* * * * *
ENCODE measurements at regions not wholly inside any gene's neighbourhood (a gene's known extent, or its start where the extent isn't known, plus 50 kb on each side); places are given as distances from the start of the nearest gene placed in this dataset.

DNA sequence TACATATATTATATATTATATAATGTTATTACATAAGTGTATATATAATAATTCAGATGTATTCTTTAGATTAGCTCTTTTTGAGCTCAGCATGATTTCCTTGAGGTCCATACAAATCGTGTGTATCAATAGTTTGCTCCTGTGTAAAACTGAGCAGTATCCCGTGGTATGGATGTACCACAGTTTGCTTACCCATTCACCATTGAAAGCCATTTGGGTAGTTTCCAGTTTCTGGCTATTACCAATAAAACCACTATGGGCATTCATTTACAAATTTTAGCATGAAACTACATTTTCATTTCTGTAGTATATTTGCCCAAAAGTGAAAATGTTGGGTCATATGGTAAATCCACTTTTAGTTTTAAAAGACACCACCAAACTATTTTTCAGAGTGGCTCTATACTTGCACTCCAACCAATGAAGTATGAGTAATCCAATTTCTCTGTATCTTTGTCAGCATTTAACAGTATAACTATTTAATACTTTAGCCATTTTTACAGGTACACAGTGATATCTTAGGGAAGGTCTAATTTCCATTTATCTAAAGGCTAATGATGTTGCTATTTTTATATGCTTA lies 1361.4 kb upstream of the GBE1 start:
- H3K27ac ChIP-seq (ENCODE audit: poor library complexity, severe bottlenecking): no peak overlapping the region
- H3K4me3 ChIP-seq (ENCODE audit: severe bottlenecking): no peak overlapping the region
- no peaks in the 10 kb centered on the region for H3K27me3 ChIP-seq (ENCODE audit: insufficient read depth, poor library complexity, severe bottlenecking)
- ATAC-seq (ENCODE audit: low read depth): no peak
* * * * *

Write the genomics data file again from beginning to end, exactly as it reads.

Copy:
ENCODE measurements at regions not wholly inside any gene's neighbourhood (a gene's known extent, or its start where the extent isn't known, plus 50 kb on each side); places are given as distances from the start of the nearest gene placed in this dataset.

DNA sequence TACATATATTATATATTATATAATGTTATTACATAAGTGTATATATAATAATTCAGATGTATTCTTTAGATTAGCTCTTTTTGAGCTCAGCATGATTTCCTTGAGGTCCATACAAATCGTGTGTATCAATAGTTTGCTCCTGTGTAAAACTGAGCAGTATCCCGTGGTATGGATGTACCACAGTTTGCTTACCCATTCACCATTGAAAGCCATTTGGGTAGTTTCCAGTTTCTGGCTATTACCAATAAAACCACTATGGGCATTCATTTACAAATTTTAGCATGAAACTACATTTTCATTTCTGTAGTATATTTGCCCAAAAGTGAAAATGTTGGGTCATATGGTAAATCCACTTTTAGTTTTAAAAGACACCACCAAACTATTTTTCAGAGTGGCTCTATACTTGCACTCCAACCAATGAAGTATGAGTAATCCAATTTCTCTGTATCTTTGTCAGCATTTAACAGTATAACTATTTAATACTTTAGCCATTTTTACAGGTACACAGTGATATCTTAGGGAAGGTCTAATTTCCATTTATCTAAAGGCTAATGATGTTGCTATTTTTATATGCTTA lies 1361.4 kb upstream of the GBE1 start:
- H3K27ac ChIP-seq (ENCODE audit: poor library complexity, severe bottlenecking): no peak overlapping the region
- H3K4me3 ChIP-seq (ENCODE audit: severe bottlenecking): no peak overlapping the region
- no peaks in the 10 kb centered on the region for H3K27me3 ChIP-seq (ENCODE audit: insufficient read depth, poor library complexity, severe bottlenecking)
- ATAC-seq (ENCODE audit: low read depth): no peak